Two more items you don't need to correct:

  • ·       Accounts you closed listed as being open.
  • ·       Accounts you closed that don't say "closed by consumer." 

Closing an account can't help your scores and may hurt them. If your goal is boosting your scores, leave these alone. Once an account has been closed, though, it doesn't matter to the scoring formulas who did it -- you or the lender. If you messed up the account, it will be obvious from the late payments and other derogatory information included in the file.

Taking an active role in monitoring your credit score and the items reported to the credit bureaus is sound financial planning.  It is the single best way to ensure you get the best interest rates for loans and credit cards.


National spotlight shines on Boise with growing enthusiasm


The Boise City- Nampa, ID metropolitan area is at the top spot in the nation for increasing home prices. Rankings are for the 100 largest U.S. metropolitan areas based on economic data for the first quarter of 2012. Boise home prices were the highlight in a broader mix of economic indicators in which the Boise area ranked as the #6 metropolitan area in the United States for overall economic recovery performance.

Where are all the Boise Idaho real estate buyers coming from? U.S. Census Bureau data shows that Idaho outpaced the national average rate of growth with a population growth of 20% in the past decade. Boise is a destination city for relocating home buyers from throughout the United States who are often seeking a lesser populated state with a higher quality of life.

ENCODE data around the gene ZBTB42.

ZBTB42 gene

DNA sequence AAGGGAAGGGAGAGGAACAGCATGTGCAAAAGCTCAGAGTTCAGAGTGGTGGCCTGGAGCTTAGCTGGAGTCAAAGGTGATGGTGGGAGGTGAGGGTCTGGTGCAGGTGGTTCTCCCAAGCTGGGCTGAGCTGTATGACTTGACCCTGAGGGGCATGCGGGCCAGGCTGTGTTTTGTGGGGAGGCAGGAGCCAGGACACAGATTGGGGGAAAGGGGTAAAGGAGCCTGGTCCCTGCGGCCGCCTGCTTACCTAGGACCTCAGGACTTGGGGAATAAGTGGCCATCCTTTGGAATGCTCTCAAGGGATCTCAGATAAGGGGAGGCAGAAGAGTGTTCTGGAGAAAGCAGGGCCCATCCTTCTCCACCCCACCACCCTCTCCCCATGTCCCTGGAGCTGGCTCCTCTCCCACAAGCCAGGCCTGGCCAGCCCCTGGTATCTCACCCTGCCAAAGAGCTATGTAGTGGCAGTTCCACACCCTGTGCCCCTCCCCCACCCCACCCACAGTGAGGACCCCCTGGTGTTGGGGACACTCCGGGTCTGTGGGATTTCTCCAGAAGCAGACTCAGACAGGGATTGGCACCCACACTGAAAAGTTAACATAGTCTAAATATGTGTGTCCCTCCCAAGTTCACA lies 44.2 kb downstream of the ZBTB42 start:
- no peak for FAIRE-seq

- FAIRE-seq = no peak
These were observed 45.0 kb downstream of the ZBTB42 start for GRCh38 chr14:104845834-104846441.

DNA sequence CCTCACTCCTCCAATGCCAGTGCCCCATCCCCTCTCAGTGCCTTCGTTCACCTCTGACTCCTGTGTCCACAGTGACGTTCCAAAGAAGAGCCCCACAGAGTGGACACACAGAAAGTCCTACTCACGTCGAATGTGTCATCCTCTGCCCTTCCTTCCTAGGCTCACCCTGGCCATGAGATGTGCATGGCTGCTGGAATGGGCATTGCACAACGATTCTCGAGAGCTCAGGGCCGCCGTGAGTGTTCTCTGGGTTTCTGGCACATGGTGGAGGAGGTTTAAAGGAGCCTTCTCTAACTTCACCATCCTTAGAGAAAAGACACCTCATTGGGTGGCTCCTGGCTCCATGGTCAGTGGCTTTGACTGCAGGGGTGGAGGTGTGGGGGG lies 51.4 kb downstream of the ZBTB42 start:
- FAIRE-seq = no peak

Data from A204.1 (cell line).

Migration throughout the U.S. has slowed dramatically with the decline in economic conditions. Idaho has historically drawn its biggest in-migration of residents from California. However, IRS data confirms that with the shifting economic conditions of the past 5 years, the state of Washington has surpassed California as the single largest source of incoming new residents. After Washington and California, Utah weighs in at the #3 source of Idaho in migration followed by: Oregon, Nevada, Arizona, Texas, Montana, Colorado and Wyoming. 

Signs of a housing recovery are indeed emerging in Boise (Ada County) with both home sales and prices gathering momentum in 2012. Intermountain MLS statistics report an increase in sales of Ada County Single family homes and the median price of Boise homes sold in May 2012 was $179,900 and climbing. The positive long term outlook for Boise’s real estate market may not be completely assured just yet, but there are rapidly growing indications that Idaho will be among the leading states in a broader U.S. housing recovery.